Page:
Are you an aspiring medic living in Hong Kong? Thinking of studying Medicine in the UK? You’ve come to the right place!
The UK is a fantastic place to study Medicine: unlike other countries, Medicine is available at undergraduate level, which means you can start your medical education immediately after finishing school. It is also home to some of the best medical schools in the world with great reputations for world-class research, such as Oxford and Cambridge. The National Health Service (NHS) is one of the largest publicly-funded health services in the world, and means all UK universities have close ties with different hospitals across the country.
This page will guide you through studying Medicine in the UK – from studying for your UKCAT to applying for a Student Visa.
Where can I study Medicine in the UK?
There are currently 33 universities in the UK which offer a range of medical courses – including Dentistry, Nursing and Surgery. These are:
- Barts, Queen Mary, University of London
- Brighton and Sussex
- Cardiff University
- Hull York
- Keele University
- King’s College London
- Lancaster University
- Norwich (UEA)
- Queen’s University Belfast
- St Andrews
- St George’s, University of London
- Swansea University
- University College London
However, in your UCAS application you can only apply to four universities – so make sure you check the programmes thoroughly to pick the right UK medical schools for you.
Studying Medicine in the UK: What are the entry requirements?
Entry requirements differ between medical schools, so for programme specific requirements, it’s best to visit their websites. However, as a rule, most UK universities require a strong academic record in Chemistry and Biology – if you’re unsure on the requirements for a course, you can contact the school’s admissions services.
UK universities also require English language proficiency and ask for an IELTS (or equivalent English test – some schools count HKDSE Level 4, or require an SELT – Secure English Language Test). Check the medical school’s website to check which tests they accept.
It’s worth remembering, too, that most UK universities have a limit on the number of international students they can admit – this is around 7.5%, so competition for spaces is high. A good way to boost your application, aside from good academic merits, is to gain some medical work experience to demonstrate your commitment to Medicine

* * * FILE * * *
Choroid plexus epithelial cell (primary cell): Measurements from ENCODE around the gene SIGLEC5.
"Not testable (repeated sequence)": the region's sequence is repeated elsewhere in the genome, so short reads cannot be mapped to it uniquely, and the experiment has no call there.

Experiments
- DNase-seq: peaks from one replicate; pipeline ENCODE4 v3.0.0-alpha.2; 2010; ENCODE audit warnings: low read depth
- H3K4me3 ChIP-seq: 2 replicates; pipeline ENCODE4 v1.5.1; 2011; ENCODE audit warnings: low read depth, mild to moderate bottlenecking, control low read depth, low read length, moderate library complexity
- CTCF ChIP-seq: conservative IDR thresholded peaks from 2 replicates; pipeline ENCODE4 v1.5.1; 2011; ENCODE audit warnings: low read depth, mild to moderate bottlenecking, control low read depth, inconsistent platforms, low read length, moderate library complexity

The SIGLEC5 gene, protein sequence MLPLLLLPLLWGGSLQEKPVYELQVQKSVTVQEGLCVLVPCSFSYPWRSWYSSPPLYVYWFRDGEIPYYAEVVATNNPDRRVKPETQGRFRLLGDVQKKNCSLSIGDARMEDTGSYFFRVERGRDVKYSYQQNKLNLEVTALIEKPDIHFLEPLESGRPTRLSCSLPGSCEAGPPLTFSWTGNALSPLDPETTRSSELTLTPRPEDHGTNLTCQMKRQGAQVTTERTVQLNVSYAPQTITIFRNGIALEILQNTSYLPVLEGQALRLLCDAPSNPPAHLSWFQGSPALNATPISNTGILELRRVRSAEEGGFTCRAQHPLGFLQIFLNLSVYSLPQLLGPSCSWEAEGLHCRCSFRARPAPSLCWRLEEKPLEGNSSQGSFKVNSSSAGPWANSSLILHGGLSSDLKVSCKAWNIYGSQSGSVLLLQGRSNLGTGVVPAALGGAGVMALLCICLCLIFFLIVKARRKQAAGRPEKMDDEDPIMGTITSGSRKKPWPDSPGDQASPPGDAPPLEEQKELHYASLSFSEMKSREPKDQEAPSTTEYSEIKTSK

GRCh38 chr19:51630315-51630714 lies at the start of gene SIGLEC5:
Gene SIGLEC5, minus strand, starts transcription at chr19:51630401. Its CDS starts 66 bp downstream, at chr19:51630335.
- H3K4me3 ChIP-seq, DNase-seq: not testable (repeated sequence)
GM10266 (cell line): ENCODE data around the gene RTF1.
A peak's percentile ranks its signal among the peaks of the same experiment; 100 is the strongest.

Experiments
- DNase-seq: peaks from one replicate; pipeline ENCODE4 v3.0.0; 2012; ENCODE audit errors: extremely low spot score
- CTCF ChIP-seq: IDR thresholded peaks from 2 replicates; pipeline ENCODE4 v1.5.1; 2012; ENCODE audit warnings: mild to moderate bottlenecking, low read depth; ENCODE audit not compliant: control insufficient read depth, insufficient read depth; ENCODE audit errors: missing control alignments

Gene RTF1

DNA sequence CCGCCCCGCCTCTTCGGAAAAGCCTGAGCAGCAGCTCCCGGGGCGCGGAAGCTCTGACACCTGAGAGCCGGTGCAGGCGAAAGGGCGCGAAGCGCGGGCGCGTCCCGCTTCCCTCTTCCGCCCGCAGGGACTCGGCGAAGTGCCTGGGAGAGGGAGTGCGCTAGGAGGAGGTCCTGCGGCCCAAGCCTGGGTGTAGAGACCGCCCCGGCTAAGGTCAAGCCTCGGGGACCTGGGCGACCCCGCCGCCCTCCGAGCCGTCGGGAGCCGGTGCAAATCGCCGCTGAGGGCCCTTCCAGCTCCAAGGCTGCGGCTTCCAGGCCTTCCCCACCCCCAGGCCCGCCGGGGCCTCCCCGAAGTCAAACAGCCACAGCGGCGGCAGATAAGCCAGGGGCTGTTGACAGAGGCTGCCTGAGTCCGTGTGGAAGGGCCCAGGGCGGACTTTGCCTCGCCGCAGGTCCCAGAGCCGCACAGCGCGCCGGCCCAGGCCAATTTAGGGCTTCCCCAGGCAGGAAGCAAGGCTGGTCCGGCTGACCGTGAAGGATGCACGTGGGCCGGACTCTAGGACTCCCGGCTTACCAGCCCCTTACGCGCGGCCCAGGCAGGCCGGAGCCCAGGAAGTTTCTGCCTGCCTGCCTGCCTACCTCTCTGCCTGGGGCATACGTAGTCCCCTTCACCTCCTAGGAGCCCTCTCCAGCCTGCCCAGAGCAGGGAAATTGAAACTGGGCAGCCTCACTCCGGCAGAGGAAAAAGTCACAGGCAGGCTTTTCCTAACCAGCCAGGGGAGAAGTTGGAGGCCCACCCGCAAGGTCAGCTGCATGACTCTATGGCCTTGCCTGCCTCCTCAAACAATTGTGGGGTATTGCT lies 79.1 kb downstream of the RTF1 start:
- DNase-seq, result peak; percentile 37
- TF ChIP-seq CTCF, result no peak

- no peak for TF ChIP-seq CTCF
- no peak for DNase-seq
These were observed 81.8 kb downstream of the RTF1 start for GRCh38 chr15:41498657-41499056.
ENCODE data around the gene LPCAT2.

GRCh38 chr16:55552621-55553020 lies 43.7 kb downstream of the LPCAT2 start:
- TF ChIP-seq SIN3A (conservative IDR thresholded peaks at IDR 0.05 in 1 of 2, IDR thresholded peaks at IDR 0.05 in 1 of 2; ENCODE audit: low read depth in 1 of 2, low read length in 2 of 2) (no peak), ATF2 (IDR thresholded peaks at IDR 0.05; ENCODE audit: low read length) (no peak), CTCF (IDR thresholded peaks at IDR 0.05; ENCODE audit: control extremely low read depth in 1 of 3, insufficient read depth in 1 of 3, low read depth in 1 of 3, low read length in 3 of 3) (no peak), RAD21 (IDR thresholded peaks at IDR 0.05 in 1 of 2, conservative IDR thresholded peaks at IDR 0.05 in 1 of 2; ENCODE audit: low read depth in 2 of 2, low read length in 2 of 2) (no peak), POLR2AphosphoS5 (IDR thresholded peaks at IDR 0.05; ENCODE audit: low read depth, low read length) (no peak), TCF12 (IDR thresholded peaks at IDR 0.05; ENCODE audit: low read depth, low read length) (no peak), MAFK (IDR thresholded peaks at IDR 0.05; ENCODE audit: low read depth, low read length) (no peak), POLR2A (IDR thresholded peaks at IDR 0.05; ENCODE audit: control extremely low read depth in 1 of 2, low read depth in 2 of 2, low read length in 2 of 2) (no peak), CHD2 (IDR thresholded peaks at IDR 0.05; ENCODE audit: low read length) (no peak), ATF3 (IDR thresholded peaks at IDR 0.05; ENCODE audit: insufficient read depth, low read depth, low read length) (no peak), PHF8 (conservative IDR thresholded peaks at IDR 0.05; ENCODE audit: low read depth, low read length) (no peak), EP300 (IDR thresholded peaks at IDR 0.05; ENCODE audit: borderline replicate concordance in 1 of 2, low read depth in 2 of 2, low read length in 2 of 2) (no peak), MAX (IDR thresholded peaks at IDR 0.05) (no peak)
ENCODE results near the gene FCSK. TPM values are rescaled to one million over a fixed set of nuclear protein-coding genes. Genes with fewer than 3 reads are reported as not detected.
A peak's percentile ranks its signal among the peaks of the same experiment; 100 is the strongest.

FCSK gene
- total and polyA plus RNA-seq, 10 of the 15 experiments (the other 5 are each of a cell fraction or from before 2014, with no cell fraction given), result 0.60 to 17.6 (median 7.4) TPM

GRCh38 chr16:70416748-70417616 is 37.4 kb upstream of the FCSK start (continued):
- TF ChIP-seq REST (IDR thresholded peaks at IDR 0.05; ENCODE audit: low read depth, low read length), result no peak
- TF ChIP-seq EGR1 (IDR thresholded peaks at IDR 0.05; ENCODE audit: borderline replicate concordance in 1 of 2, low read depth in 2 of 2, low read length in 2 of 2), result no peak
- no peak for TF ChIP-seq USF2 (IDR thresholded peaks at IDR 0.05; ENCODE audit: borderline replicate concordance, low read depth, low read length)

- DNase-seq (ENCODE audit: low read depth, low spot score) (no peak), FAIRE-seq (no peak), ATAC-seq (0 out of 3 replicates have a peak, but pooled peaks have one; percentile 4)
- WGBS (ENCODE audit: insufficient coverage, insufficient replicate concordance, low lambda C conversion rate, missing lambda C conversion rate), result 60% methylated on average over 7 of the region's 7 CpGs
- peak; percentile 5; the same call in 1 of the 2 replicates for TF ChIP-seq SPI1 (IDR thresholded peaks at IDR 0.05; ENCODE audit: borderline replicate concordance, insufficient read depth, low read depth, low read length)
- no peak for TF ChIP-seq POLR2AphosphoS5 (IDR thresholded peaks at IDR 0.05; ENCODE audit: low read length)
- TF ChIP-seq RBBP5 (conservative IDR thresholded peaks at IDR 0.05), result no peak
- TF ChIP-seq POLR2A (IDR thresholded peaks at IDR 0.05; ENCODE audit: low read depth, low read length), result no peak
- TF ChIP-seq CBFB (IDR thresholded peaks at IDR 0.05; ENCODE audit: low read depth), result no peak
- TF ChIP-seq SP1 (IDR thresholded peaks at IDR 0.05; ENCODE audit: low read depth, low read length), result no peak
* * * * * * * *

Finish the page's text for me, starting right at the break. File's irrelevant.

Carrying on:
Studying Medicine in the UK: Do I have to take the UKCAT?
The UKCAT (UK Clinical Aptitude Test) is designed to test aptitude for Medicine, rather than knowledge. It tests a range of skills, including verbal reasoning, situational judgement and decision making.
Currently 25 UK universities (out of 33) use the UKCAT, including Abderdeen, Barts (Queen Mary, University of London) and Manchester. It’s important to double check if the universities you’re applying to use the UKCAT – you can check this on each individual website
Studying Medicine in the UK: Do I have to take the BMAT?
Like the UKCAT, not all UK universities use the BMAT. This test is designed to assess your mathematical skills, scientific knowledge and problem-solving abilities.
The following universities currently use the BMAT in their admissions process:
- Brighton and Sussex
Studying Medicine in the UK: How do I apply using UCAS?
Studying Medicine in the UK means you’ll need to apply using the UK University and College Application Service (UCAS) – this is our equivalent of Hong Kong’s JUPAS. The application process is very similar in that it requires a personal statement and your academic results. If you’re stuck, UCAS also has a very handy International Guide for applicants outside the UK.
- Choose your courses – in the UK, you can apply to four universities for Medicine. Pick wisely according to their entry requirements, course content, BMAT and UKCAT requirements.
- Complete your online application – this will include your personal details, a Personal Statement detailing your experience and motivation for studying Medicine, as well as a letter of recommendation from one of your teachers.
- Send your application – UCAS will send all applications to the relevant schools, who will then respond to each candidate. Once you receive your offers to study Medicine, don’t forget to check if an English language test is required. Your offers will fall into two categories: conditional and unconditional. Conditional means that your place will be confirmed once you meet your university’s entrance requirements (for example, grades in particular subjects). Unconditional means that you have already met the school’s requirements.
- Make your Visa arrangements – once you’ve confirmed your place on your course, you’ll need to apply for your Visa to study in the UK. Your Student Visa (also known as a Tier 4 General Student Visa) will cost £328, and you can obtain this from the UK Government’s website.
Studying Medicine in the UK: How will I be interviewed?
Although some schools do offer Skype or telephone interviews, some universities ask that international applicants travel to the UK for their interviews – so be prepared for the potential flight expenses! If you’ve been offered an online interview. A good way to check this is on the school’s website, or by getting in touch with them directly.